When the Pastor's Family Goes Without Shoes
The Need to Care for the Pastor's Family
Rachel Boehm Van Harmelen
(Article first appeared in the August 25, 2008 issue of the Christian Courier)
“The blacksmith's mare and the shoemaker's bairns are aye the worst shod,” proclaims an old Scottish proverb. When members of a Christian Reformed Church (CRC) pastor-spouse peer learning group saw themselves in this proverb, they decided to do something about it. Neglect of marriage and family happens far too often in pastor’s families, they say.
Meeting together to discuss their work and home lives, the members of the peer group say they quickly came to realize that the health of a pastor’s marriage and family life is an important determinant for the health of ministry. “We realized that many church councils weren’t taking seriously enough the task of caring for the pastor and the pastor’s family,” says Rev. Ed Gerber, a member of the group. “We also concluded that many pastors neglect to care for their marriages and families to the extent that they should.”
In response, the pastors set out to create a training tool on the topic of marriage and ministry, jointly contributing content for a publication that urges pastors and councils to work together to create conditions where both the pastor’s marriage and the church’s ministry can thrive.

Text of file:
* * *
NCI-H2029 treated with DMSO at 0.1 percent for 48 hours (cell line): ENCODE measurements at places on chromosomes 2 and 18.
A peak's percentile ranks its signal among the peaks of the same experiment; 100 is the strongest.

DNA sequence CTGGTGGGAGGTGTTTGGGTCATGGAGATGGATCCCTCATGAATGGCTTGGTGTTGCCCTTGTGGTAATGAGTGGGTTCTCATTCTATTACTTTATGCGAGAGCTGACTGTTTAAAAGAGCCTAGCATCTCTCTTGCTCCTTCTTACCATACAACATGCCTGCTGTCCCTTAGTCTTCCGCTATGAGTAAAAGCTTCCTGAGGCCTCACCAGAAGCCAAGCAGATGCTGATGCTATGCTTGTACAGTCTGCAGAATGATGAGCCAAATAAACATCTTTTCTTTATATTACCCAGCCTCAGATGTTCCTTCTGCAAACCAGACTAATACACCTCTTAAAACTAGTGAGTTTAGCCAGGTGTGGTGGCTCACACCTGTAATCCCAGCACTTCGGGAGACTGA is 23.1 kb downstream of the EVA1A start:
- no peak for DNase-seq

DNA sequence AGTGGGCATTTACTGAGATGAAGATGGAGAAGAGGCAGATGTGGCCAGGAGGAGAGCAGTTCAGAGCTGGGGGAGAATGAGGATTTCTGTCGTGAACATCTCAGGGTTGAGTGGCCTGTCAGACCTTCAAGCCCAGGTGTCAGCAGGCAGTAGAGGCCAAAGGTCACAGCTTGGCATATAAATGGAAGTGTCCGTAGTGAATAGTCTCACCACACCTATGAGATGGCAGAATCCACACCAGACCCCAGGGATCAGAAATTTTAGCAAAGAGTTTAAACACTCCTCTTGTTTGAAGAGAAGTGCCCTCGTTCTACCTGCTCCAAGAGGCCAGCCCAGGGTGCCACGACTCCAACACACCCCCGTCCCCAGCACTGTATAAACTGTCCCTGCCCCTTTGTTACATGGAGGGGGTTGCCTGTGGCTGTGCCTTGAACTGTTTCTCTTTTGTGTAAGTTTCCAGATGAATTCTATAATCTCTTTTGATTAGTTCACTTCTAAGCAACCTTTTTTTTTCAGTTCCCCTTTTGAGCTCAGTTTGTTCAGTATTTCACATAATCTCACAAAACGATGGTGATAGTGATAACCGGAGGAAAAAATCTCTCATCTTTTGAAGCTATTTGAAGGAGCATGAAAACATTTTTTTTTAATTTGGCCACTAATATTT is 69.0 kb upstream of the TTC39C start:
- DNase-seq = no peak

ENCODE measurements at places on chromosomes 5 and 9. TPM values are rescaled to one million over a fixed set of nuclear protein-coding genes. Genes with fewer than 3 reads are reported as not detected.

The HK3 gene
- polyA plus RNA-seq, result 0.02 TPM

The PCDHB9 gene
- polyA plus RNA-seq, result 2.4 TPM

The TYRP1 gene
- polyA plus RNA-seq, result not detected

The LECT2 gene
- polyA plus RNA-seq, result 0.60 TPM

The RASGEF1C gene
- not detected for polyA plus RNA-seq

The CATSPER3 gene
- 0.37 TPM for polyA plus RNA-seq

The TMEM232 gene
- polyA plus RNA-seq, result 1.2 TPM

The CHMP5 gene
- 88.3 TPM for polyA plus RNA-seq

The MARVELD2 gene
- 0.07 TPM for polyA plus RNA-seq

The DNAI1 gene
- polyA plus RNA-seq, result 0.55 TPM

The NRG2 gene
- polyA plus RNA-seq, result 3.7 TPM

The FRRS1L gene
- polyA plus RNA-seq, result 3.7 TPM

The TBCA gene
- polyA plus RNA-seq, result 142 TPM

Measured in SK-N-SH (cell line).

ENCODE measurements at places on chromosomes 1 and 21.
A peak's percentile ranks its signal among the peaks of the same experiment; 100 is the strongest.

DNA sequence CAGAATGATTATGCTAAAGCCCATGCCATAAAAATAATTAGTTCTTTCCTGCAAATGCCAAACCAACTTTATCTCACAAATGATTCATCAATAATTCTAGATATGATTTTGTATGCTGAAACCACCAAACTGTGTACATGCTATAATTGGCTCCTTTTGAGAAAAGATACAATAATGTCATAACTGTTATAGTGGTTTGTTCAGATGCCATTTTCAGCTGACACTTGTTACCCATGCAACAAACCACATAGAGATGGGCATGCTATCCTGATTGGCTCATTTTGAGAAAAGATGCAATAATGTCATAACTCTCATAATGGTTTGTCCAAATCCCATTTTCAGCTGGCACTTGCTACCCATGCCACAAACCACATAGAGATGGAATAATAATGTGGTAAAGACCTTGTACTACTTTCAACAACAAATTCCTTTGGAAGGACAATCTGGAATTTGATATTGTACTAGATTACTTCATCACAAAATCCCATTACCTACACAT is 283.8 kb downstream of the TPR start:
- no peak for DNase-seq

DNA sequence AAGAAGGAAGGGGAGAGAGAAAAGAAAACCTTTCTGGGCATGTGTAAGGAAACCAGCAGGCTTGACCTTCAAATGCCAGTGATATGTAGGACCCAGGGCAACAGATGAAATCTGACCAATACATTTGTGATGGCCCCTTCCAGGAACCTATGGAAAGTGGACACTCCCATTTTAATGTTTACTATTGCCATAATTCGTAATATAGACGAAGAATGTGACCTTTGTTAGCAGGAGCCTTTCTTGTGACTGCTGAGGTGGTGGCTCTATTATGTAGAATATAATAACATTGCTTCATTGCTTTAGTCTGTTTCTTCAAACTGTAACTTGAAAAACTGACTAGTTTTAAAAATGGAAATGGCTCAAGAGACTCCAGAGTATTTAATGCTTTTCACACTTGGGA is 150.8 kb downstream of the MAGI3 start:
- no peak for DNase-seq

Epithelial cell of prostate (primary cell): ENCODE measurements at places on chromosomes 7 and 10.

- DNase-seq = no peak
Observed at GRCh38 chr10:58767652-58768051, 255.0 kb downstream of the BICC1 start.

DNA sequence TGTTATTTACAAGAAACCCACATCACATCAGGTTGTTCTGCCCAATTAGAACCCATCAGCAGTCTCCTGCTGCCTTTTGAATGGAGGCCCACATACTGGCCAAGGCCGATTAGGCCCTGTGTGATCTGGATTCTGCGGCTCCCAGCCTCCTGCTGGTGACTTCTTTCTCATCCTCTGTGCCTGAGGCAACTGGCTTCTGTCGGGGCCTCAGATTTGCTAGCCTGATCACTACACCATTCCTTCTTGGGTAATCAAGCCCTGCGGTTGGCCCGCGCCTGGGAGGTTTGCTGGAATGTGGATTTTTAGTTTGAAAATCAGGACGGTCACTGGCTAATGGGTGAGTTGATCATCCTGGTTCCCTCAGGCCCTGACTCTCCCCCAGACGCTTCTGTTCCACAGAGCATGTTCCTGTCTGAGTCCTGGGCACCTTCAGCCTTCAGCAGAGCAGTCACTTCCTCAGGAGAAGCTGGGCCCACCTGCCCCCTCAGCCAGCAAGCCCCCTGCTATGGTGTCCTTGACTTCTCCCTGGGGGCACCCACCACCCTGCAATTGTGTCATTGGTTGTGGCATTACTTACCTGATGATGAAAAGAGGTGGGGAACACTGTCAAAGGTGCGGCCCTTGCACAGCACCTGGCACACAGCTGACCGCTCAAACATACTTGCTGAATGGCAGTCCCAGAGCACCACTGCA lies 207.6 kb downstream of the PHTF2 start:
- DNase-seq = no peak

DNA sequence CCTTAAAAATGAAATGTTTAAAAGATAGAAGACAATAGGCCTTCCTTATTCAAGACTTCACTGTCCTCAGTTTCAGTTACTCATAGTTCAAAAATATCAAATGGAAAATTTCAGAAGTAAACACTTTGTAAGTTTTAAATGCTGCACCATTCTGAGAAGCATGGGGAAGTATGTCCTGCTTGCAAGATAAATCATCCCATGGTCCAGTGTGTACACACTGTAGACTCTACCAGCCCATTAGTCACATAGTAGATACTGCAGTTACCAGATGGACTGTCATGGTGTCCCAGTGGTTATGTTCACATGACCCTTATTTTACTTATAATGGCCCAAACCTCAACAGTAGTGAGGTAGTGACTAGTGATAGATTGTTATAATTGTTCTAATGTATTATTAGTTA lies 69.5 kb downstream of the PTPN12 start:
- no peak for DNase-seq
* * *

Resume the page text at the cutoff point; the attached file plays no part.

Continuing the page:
“Ministry is hard,” explains Gerber. “Ministry with a strained marriage can be harder still. Experience has taught us that healthy marriages contribute to healthy homes and healthy children, and happy homes support and contribute to healthy and vibrant pastoral ministries.” Gerber points out that the training tool they created is based on a simple concept. “A pastor with a healthy marriage is better equipped to provide effective leadership for the church,” he says.
“It could be said that neither a pastor nor a pastor’s family has a pastor,” says Rev. Stan Sturing, one of the training tool’s authors. “We don’t want the pastor’s family to go without spiritual care because the pastor is busy taking care of everyone else except himself or herself and his or her family. It takes time to work on relationships.”
The needs identified by the pastors and their spouses are also ones that resonate with the peer learning group’s mentors, well-known author Eugene Peterson and his wife, Jan. The peer group spent time with the Petersons discussing the topic of marriage and ministry during a retreat in Montana. The Petersons also wrote the forward for the training tool, a publication which they refer to as “most timely.” And, after 50 years of being married and in ministry, the Petersons speak from experience.
“Elders and deacons routinely pay more attention to visible matters like church finances or building maintenance than to the invisible dynamics of the pastor’s marriage and family,” they write. “Many of the complexities of being married as pastor and spouse are hidden from public view. This training tool provides a wise and accessible way for pastors and church councils to strengthen the great gift that a pastor’s marriage can bring to a congregation.”